Our ideals of usable crypto have not been served well by PGP. So what should we do?
On Feb. 24, Moxie Marlinspike, head of Open Whisper Systems and former head of security at Twitter, wrote about the trials of using PGP encryption, a cryptographic tool for encrypting and decrypting files and e-mails:
Eventually I realized that when I receive a GPG encrypted email, it simply means that the email was written by someone who would voluntarily use GPG. I don’t mean someone who cares about privacy, because I think we all care about privacy. There just seems to be something particular about people who try GPG and conclude that it’s a realistic path to introducing private communication in their lives for casual correspondence with strangers.
Increasingly, it’s a club that I don’t want to belong to anymore.
Before I respond to his opinions on PGP, here’s some background on me and my relation to cryptography.
2014 became the year of the cypher for me — someone’s “I prefer to receive encrypted e-mail” prompted me to learn about this PGP thing. I got to know some activists at the Electronic Frontier Foundation who encouraged me to organize events around PGP and online privacy more generally. I’ve teamed up with organizations like Verso Books and Bluestockings Activist Center to teach crypto, and held smaller events on and around the NYU campus.
I feel a part of the crypto community, but I’m not an active developer — I’m an interpreter, someone who (mostly) understands the underlying technical aspects of crypto, but who spends their time teaching non-technical people about this software and teaches them how to use it.
The more I spoke to activists and interested parties, the more I started to notice a lack of communication between encryption evangelists and the people I think should be thinking about privacy: activists and journalists.
Most journalists know basic infosec is important, but there’s a disconnect between demand for trainings and supply by volunteer instructors like me.
So from my perspective, getting those journalists trained in some form of basic infosec is more important than being very particular with the choice of tools. PGP is a total mess, but I think we’d be wrong to abandon it entirely until a more user-friendly e-mail encryption standard comes along in which we have similarly high levels of confidence.
Moxie is right: PGP is broken, probably hopelessly so. It’s been around for 20 years and the overarching ideals of cypherpunks (activists advocating widespread use of strong cryptography as a route to social & political change) are no closer to being realized.
But I disagree with Moxie’s view that PGP is totally unusable and should cease being used immediately. We’re confident it’s cryptographically secure, it solves the problem of secure e-mail (which TextSecure and such don’t).
But I’ll be the first to admit it has a ton of problems. Every time I do a workshop, the same issues come up.
- It’s relatively hard to make private keys mobile. Private keys can live on USB sticks, but if your intention is to get people using PGP, carrying another piece of technology around is yet another behavioral change to ask them to make.
- Setup requires administrative privileges. This is, I think, the main barrier to comprehensive PGP installations in workplaces and, crucially, newsrooms. Activists aren’t talking to IT departments yet.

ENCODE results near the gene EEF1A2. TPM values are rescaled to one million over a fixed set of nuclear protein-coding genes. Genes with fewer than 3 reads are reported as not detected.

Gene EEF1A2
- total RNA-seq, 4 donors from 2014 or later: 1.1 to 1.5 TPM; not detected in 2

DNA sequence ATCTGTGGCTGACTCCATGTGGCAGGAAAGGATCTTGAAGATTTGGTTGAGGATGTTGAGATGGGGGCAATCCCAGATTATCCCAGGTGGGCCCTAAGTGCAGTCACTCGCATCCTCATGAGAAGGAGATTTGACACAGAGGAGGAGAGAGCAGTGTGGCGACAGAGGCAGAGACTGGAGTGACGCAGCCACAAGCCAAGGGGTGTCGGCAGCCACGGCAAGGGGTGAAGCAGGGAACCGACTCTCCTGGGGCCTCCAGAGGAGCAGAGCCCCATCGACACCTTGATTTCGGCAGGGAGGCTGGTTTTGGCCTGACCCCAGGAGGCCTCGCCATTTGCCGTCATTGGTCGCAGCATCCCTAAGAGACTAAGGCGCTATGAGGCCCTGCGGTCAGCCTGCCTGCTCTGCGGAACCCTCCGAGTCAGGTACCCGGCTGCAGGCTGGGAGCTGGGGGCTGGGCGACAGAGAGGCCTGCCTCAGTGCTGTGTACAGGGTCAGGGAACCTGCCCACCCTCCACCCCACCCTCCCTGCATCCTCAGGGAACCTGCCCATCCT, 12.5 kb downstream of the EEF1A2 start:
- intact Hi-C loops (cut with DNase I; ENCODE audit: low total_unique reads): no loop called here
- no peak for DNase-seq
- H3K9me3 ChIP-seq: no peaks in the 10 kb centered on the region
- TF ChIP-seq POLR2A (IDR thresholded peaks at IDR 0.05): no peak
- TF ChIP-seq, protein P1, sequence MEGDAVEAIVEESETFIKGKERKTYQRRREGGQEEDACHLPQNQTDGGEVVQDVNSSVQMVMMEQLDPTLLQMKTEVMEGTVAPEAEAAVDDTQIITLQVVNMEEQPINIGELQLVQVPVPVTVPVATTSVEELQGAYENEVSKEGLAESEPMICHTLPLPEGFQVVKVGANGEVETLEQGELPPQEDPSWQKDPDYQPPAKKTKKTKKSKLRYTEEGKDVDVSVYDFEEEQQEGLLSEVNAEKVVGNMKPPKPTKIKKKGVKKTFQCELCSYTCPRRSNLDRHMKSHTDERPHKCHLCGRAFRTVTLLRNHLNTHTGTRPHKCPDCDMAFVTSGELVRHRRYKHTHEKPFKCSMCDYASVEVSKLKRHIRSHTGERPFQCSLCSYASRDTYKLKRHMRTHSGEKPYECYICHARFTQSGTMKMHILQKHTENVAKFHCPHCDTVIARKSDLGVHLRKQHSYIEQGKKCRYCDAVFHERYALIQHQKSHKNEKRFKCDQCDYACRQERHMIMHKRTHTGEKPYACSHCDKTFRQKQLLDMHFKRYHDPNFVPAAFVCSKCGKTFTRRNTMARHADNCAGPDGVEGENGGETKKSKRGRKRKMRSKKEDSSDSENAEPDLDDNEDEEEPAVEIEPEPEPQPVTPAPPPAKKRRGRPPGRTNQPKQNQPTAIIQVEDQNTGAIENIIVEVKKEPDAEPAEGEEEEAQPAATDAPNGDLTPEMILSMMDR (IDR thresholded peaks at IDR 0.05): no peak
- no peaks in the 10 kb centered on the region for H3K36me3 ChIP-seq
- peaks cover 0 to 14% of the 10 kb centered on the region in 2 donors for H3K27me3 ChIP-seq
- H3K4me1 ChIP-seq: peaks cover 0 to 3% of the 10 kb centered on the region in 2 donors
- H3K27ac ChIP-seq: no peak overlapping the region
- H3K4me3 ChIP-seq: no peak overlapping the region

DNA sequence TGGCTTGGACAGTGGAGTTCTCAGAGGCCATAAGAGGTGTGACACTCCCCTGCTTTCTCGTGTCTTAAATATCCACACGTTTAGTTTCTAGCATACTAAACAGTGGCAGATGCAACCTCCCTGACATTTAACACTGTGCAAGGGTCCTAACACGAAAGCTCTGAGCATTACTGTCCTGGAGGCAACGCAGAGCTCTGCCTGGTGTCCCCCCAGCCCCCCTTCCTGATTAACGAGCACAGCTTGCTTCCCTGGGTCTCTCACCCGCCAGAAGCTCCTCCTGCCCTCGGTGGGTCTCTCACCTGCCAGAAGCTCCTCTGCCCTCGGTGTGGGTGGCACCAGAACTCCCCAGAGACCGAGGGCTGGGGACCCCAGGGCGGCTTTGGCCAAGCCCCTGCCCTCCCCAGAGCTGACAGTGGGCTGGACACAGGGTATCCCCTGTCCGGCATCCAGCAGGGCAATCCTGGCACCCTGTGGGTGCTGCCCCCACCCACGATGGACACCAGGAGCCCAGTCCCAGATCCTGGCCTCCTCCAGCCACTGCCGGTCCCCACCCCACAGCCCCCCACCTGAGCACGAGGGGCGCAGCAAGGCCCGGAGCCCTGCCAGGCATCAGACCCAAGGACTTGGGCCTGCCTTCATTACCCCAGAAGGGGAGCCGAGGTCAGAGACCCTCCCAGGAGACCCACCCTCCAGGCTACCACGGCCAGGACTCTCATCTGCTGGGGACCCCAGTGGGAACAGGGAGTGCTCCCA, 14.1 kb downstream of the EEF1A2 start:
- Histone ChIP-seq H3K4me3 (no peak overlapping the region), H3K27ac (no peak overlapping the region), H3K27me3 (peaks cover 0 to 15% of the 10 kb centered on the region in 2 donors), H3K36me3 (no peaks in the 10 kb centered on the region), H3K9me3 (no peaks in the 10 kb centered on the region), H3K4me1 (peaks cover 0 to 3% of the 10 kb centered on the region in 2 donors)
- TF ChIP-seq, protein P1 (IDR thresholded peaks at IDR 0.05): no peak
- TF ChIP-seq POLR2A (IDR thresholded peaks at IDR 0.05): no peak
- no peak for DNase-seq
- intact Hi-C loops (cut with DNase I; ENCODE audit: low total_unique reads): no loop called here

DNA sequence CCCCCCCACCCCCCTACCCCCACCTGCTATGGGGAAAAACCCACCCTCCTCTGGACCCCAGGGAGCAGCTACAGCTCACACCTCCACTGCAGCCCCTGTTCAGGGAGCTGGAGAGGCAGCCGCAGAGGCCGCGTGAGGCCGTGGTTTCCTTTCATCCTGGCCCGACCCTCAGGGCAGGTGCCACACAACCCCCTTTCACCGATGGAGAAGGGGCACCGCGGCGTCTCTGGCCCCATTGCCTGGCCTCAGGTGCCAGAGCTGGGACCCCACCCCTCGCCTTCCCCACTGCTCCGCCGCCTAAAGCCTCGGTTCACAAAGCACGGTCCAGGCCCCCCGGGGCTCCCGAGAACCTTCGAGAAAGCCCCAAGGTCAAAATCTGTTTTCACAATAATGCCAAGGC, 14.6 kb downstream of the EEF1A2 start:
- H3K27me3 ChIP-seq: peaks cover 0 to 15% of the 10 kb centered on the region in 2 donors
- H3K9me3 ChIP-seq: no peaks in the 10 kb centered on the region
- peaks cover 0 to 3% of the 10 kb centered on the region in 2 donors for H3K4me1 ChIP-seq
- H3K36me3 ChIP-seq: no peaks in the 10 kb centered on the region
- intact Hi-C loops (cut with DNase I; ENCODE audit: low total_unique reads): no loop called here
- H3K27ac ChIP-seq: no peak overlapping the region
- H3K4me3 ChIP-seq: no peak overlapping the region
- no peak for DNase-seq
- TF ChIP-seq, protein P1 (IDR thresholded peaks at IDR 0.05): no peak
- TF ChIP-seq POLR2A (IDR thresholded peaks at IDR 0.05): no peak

- Our metaphors don’t make a lot of sense. What’s a key? What’s a keyring? Is it different to a keychain? How do I find people’s keys? How do I use them?
So what do we do?
The solution, I think, has to come from two sides:
- Make sure journalists have a decent grounding in infosec — not just PGP. They should know about good password habits, hard-disk encryption, and other strategies. I agree with Chris Soghoian on this one, who maintains that J-schools and newsrooms are ‘failing to provide reporters with digital security skills’: “They’re forcing journalists to figure it out for themselves,” he said.
The workshops I’ve been running are not “PGP 101.” They’re more general than that because they have to be. You can’t just budget 3 hours for a PGP installation workshop and expect everyone to get it. Trainings work best when you get repeat attendance and a build-up of skills and understanding over time.
- Develop new cryptographic tools for e-mail. We can’t drop PGP until we have something more user-friendly to replace it that doesn’t compromise on security.
This is why the disconnect between developers and not-very technical users is so harmful, and it’s one I’m currently trying to bridge. Paul Graham once wrote that startups have to aggressively aquire the early users. Developers have to do something similar — sit down with users and see for themselves where the pain points are, and then fix them.
PGP has many, many shortcomings. But ultimately I’m optimistic. The privacy landscape has changed irrevocably since Snowden: it’s no longer a question of “can the NSA surveil journalists?” but a question of “how are we going to mitigate this problem?”. That’s a tectonic shift in the conversation.
I write a weekly column about student life and technology for the Washington Square News, NYU’s daily student newspaper. My job is to contextualize the latest tech news, answering the fundamental question of how this applies to readers. I feel like an interpreter, translating between computer to human. It’s a role I want to embrace more fully teaching journalists about digital information security.
Thanks to Dani Grant, Freia Lobo and Star Simpson for reading drafts of this.
Tommy Collison is a writer interested in privacy and the future of journalism in a post-Snowden world. His columns focus on technology, security, and student life. He studies journalism and politics at New York University. When not writing, he teaches journalists, activists, and others how to use privacy software. He can be found on Twitter as @tommycollison.